RCA Graduate Show: Best of Photography 

Oliver Eglin in conversation with Chiara Bardelli Nonino

Vogue Italia, July 2016


Chiara Bardelli Nonino: Can you describe to me the project that was exhibited? 

Oliver Eglin: The photographs I exhibited are actually a combination of two bodies of work. The first group of images were taken in Sicily and are the culmination of a survey I have been making of the island over the last few years, looking for the scars of human interventions into the natural landscape. One photograph in particular, Il Cavallo, was in a way the genesis for the work that followed; taking bullfighting as a backdrop I travelled to Spain and began photographing around Andalusia. Although different, both works share common themes in terms of the way I am looking at the landscape as a means discussing man’s physical imprint on the world. I wanted to study the power relationship between man and nature and the encroachment of architectural spaces on the natural realm.

CBN: When did you first get interested in photography and why did you choose it as your creative medium?

OE: I was making a lot of short films as a teenager and at some point I started experimenting with a stills camera to create animations. It was probably at this point that I fell into making photographs and in the ensuing years I forgot about animation and started making landscape pictures on a small digital camera. I have always been very curious about the world and photography was a vehicle for me to channel that curiosity into something more resolute. It has driven me to visit new places and I enjoy the quiet sense of focus that brings.

CBN: Where do you get your inspiration, how do you find the story you want to portray?

OE: Prose and cinema are particularly important influences in the aesthetic of my work, I feel my images have a distinctly cinematic feel to them and that has become more conscious in my most recent series. It is important for me to keep an active eye; I collect artist books, I frequent galleries and exhibitions and when I can, I travel. Inspiration comes in many forms; I am constantly engaged with my surroundings and usually ideas come about through a fascination with something remote or unfamiliar. I will research around a subject first before engaging with it in a more direct way, finding a direction from which to approach it and then creating the physical work primarily through intuition. I often find that it is only in the process of editing or printing the work that I actually come to understand what it is exactly that I want to portray.

CBN: Which photographers’ work do you admire?

OE: My influences develop over time as I find new directions for my work. It was only recently for example that I saw a show of Cy Twombly’s photographs at Gagosian gallery here in London. I was very moved by the tranquilly of these images; he had the ability to turn the contents of a fruit bowl into something quite otherworldy. I often find myself drifting toward or away from different artists at different times, but the likes of William Eggleston, Paul Graham and Hiroshi Sugimoto remain constant sources of inspiration.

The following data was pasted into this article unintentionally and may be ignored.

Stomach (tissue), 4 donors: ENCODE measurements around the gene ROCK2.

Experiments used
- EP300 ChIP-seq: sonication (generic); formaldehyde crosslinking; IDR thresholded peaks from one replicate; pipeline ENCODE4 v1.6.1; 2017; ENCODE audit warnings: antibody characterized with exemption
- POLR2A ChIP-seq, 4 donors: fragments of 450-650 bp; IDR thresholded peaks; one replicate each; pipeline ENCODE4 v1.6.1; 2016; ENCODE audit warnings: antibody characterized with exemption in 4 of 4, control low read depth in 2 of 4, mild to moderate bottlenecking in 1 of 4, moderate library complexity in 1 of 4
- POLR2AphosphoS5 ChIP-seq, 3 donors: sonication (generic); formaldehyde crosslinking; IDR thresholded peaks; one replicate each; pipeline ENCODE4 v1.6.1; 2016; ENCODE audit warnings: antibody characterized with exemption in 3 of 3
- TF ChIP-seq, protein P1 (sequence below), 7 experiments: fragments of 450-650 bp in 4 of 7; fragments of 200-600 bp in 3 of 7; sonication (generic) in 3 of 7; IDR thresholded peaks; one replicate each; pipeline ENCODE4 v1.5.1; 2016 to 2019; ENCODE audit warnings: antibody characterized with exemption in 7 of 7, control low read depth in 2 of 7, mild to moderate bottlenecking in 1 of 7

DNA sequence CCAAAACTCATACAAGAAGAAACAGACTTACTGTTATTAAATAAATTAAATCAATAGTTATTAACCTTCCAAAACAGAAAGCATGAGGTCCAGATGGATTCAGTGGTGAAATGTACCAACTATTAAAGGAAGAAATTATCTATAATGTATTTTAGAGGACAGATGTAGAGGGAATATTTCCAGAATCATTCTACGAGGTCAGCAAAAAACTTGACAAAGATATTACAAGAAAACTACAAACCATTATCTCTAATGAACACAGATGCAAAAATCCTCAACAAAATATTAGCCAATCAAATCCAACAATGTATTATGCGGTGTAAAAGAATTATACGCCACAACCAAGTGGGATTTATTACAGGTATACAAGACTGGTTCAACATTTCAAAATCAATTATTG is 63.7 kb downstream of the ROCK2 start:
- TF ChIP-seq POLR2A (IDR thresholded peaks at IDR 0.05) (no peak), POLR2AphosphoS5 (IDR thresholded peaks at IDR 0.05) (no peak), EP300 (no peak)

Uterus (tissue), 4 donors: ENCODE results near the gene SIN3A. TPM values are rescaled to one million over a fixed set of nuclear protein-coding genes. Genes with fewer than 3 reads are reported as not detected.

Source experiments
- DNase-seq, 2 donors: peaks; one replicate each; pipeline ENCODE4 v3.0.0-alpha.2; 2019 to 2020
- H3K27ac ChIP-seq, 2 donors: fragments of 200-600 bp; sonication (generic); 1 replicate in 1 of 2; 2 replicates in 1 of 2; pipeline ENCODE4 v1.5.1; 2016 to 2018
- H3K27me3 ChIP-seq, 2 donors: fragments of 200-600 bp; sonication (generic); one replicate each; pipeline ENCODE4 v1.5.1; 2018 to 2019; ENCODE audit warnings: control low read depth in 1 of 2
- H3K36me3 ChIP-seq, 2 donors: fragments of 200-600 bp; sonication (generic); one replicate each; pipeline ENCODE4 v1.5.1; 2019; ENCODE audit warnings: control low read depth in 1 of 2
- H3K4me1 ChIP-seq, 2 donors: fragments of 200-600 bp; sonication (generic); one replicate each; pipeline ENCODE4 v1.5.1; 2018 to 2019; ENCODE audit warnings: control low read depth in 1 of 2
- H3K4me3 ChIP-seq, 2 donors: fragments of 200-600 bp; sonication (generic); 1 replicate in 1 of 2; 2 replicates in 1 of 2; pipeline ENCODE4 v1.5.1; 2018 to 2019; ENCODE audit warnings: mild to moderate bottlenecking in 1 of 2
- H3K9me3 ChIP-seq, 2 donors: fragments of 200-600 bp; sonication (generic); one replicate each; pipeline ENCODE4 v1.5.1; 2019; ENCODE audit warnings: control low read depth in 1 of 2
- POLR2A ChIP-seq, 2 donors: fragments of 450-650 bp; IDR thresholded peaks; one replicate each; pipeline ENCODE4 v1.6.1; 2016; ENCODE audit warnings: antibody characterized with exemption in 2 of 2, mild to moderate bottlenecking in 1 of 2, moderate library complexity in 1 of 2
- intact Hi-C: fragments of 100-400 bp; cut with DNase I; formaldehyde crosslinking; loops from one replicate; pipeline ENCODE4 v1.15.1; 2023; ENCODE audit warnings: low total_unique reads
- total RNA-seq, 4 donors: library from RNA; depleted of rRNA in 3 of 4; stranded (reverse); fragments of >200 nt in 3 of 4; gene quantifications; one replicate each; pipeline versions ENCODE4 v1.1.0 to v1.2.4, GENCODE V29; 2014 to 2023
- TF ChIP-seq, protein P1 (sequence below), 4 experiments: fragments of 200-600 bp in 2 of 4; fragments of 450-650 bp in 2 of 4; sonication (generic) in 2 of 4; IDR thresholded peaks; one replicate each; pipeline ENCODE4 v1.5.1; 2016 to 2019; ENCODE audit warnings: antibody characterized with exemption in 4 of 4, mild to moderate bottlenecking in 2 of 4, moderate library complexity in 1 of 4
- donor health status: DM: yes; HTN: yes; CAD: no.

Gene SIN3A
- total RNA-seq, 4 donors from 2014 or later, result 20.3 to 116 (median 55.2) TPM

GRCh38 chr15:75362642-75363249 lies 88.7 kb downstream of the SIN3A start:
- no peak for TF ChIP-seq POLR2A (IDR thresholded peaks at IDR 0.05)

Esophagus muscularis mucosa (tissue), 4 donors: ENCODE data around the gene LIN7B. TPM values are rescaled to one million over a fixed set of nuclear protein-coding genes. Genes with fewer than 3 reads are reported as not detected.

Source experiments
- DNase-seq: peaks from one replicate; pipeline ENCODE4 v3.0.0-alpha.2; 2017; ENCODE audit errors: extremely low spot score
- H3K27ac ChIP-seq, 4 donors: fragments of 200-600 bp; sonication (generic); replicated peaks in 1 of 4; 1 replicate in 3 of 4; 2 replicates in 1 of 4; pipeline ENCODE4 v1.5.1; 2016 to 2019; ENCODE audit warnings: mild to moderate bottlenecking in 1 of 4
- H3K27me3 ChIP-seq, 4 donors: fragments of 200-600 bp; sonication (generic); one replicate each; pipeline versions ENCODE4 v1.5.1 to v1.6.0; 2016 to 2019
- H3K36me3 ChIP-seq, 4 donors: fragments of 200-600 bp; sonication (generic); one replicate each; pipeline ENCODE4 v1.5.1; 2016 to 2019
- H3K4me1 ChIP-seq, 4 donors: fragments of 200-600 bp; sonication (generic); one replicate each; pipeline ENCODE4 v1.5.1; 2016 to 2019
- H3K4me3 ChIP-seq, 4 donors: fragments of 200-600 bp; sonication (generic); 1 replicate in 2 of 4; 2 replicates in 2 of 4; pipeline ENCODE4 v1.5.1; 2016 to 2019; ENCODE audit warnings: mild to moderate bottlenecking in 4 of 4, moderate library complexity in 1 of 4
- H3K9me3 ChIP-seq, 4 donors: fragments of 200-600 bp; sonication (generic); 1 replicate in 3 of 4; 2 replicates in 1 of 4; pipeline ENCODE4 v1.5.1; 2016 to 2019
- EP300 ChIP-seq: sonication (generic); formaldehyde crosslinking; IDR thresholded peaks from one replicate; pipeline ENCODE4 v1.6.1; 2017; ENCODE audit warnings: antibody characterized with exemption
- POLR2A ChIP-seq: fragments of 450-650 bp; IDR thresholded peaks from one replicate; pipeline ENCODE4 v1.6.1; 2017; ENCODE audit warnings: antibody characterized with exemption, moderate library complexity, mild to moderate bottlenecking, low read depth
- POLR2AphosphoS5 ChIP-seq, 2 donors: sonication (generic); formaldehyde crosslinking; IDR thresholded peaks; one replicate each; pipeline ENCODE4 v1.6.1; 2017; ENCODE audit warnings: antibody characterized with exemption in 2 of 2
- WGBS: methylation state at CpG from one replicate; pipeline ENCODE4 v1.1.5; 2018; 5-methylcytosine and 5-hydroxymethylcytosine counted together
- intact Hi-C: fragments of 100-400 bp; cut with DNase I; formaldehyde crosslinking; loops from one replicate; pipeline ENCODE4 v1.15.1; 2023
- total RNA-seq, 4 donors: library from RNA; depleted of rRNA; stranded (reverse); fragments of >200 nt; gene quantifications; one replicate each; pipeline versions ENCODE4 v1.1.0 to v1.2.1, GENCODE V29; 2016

CBN: To what degree have your studies and upbringing influenced the way you take pictures?

OE: Although I was born in Wales I grew up in the north of England and I think consequently I always had this sense of being something of an outsider. That is a feeling that I like to cultivate with my photography; my gaze is often drawn toward an exotic or unfamiliar terrain and I feel I have quite a distanced viewpoint of the the world. The welsh side of my family are from a very rural part of the Brecon Beacons and consequently the schooling I received from both my mother and grandfather was one very focused on an understanding and respect for the natural world, which is reflected in the subject matter I take on in my work. From my father I learned to draw and this gave me a consideration for line and form, as well as a certain patience in the construction of an image. Graduating at the Royal College of Art I feel has given a greater focus to my practice and it has been inspiring to spend two years in such a creative and nurturing environment. My work has developed from a technical perspective, however I feel the opportunity to meet a likeminded and considered peer group has been most invaluable to me at this stage of my career.

CBN: How did your “way of seeing” change from the beginning of your career to now?

OE: This is an interesting proposition because I am not sure it has changed all that much. In my early work I was quite influenced by the Dusseldorf school and there was this frontality to my photographs which paralleled their approach. However lately I have moved away from this aesthetic and my fascination with the world is really the only constant in my work. I have no interest in the notion of an irreducible image; the idea dictates the aesthetic of my work and not the other way around.